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Major League Baseball Denies Pete Rose's Request For Reinstatement

On Monday, Major League Baseball Commissioner Rob Manfred announced that he had decided to deny former Cincinnati Reds player and manager Pete Rose (above) reinstatement. i

On Monday, Major League Baseball Commissioner Rob Manfred announced that he had decided to deny former Cincinnati Reds player and manager Pete Rose (above) reinstatement. Gary Landers/AP hide caption

toggle caption Gary Landers/AP
On Monday, Major League Baseball Commissioner Rob Manfred announced that he had decided to deny former Cincinnati Reds player and manager Pete Rose (above) reinstatement.

On Monday, Major League Baseball Commissioner Rob Manfred announced that he had decided to deny former Cincinnati Reds player and manager Pete Rose (above) reinstatement.

Gary Landers/AP

Major League Baseball Commissioner Rob Manfred announced Monday he would not lift the ban on Pete Rose, meaning the legendary hitter also will not be eligible for the Hall of Fame, according to current rules.

As NPR's Tom Goldman previously reported for The Two-Way, Manfred was considering the request to reinstate the 74-year-old Rose, whose record for most hits in a career, 4,256, is considered by some to be untouchable. The former Cincinnati Reds All-Star was issued a lifetime ban in 1989 for betting on baseball. He has unsuccessfully campaigned for reinstatement in the past, but Rose hoped that Manfred, who took over for Bud Selig as commissioner in January, would rule in his favor.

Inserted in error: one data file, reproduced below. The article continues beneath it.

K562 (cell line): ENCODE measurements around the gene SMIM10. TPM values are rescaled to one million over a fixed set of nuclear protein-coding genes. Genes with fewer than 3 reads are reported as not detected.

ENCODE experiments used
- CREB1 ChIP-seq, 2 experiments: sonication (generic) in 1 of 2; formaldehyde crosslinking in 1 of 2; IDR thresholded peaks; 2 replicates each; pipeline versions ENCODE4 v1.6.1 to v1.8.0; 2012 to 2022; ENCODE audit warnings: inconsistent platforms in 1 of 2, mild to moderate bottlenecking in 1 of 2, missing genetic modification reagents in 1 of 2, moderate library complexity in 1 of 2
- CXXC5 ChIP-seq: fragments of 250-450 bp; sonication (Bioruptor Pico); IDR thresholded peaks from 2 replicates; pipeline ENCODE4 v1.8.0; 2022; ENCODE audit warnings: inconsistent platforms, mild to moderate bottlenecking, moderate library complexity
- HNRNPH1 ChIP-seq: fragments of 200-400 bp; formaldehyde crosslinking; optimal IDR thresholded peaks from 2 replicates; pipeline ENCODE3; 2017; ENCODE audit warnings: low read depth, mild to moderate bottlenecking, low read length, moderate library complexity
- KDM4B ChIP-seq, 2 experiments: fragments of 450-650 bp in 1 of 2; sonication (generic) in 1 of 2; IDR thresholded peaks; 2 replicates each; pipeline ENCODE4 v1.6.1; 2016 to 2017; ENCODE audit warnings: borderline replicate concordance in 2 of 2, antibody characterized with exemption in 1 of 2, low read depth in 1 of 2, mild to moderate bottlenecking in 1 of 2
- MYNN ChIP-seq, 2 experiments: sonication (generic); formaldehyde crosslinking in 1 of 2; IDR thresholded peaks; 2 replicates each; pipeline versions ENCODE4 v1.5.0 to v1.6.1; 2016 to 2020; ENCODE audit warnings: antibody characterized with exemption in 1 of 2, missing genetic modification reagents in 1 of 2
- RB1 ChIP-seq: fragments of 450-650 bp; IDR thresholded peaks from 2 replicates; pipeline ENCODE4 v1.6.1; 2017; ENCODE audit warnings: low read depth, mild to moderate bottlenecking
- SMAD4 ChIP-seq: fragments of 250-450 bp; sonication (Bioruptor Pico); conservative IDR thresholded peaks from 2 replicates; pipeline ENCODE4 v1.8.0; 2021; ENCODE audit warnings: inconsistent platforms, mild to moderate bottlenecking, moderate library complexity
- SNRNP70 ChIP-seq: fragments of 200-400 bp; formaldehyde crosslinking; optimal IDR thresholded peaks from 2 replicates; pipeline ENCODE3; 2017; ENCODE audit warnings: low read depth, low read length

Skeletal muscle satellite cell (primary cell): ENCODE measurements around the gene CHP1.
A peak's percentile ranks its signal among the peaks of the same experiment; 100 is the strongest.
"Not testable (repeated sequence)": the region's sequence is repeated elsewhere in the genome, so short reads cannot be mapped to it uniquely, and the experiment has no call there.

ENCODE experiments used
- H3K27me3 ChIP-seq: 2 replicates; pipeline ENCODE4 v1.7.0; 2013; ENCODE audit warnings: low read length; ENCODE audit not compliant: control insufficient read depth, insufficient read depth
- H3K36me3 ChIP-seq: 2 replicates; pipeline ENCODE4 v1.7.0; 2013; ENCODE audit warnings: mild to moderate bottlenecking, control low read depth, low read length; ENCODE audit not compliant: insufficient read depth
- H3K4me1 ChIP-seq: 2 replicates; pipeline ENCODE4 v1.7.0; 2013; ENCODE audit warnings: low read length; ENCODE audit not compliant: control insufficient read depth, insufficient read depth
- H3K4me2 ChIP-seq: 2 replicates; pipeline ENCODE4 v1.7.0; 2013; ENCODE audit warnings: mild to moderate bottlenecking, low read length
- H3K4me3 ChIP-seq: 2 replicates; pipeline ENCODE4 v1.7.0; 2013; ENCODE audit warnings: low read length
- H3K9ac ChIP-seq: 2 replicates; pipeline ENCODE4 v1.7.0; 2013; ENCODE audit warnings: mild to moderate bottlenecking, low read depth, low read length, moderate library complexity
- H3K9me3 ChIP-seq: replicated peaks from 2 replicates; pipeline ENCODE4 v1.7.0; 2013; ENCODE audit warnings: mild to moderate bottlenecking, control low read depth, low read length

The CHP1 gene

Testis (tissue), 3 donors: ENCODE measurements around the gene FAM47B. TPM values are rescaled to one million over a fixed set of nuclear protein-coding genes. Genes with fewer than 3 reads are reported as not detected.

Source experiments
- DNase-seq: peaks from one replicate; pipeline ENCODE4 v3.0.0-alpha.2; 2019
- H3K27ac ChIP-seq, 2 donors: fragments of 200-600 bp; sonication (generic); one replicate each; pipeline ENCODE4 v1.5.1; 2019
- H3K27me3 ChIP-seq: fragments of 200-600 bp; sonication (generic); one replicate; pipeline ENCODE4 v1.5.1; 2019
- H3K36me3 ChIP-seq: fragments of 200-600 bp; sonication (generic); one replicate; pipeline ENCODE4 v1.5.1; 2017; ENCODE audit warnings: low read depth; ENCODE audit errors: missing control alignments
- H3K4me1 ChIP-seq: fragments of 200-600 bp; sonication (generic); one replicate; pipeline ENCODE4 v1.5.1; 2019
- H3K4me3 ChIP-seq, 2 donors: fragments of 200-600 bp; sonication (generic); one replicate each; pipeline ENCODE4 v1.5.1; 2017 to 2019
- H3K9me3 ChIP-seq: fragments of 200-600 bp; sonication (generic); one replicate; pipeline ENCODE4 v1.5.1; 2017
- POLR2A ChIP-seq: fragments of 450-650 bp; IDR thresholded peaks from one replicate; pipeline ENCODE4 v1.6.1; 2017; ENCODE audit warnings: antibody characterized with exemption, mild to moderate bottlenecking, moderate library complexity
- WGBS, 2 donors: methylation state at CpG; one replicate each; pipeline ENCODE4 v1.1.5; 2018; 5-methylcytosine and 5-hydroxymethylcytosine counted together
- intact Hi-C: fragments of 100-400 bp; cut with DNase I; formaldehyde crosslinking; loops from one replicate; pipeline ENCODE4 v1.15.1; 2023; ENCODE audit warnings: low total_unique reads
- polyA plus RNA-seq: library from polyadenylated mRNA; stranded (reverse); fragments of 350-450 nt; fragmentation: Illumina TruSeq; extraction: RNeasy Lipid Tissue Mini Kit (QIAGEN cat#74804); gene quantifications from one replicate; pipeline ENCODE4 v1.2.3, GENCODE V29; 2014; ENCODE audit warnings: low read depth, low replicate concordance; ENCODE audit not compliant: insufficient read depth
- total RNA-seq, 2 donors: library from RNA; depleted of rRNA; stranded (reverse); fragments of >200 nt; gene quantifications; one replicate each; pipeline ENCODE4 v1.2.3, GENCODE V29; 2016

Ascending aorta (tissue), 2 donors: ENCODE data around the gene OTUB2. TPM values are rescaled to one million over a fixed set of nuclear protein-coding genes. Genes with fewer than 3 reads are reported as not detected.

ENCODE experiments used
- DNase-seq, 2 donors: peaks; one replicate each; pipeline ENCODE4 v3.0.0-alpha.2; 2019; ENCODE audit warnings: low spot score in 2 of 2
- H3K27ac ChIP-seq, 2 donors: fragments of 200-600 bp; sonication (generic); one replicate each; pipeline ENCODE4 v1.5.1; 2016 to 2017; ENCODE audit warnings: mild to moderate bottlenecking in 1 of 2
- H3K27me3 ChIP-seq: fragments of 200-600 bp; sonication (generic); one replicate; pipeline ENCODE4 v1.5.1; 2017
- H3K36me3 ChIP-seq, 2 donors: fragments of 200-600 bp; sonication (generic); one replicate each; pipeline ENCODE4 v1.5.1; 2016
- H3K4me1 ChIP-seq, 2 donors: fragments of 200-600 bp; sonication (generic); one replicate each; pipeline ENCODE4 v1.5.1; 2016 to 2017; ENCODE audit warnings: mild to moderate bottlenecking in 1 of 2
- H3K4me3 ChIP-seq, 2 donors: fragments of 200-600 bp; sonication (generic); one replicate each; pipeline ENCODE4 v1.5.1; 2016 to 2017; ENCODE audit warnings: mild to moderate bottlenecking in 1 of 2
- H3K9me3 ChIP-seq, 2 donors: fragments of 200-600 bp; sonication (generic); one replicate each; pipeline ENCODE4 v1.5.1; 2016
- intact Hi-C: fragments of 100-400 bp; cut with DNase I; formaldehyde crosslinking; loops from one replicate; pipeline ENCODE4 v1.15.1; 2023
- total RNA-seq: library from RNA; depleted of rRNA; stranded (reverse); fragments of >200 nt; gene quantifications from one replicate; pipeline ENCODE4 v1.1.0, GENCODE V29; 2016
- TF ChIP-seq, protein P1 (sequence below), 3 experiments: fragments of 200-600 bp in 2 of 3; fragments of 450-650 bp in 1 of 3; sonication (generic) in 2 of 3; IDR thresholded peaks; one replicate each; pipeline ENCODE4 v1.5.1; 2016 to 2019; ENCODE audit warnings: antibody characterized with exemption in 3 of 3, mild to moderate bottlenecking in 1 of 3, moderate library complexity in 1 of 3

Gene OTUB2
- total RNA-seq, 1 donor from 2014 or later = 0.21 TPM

However, according to Manfred's three-page written decision, he didn't have the evidence to support changing the status quo. Tom reports:

"When Rose was placed on the 'permanently ineligible list' in 1989, Bart Giamatti, the baseball commissioner at the time, said Rose must reconfigure his life to be considered for possible reinstatement.

"In the statement, Manfred says that Rose 'has not presented credible evidence of a reconfigured life.' Manfred says Rose hasn't honestly accepted wrongdoing. Rose was banned for betting on baseball when he managed the Reds in the late 1980s. There was also evidence, reported by ESPN earlier this year, that Rose also bet during his playing days."

Manfred writes that Rose has continued to bet on professional sports, including baseball.

The decision comes several months after Rose met with Manfred at MLB headquarters to discuss the possibility of reinstatement. Rose spoke to WCPO in Cincinnati about the meeting:

"You don't know which way to read anything. All I knew is, I was truthful to him, and he asked a lot of questions, and I had a lot of answers. We got along good, I thought."

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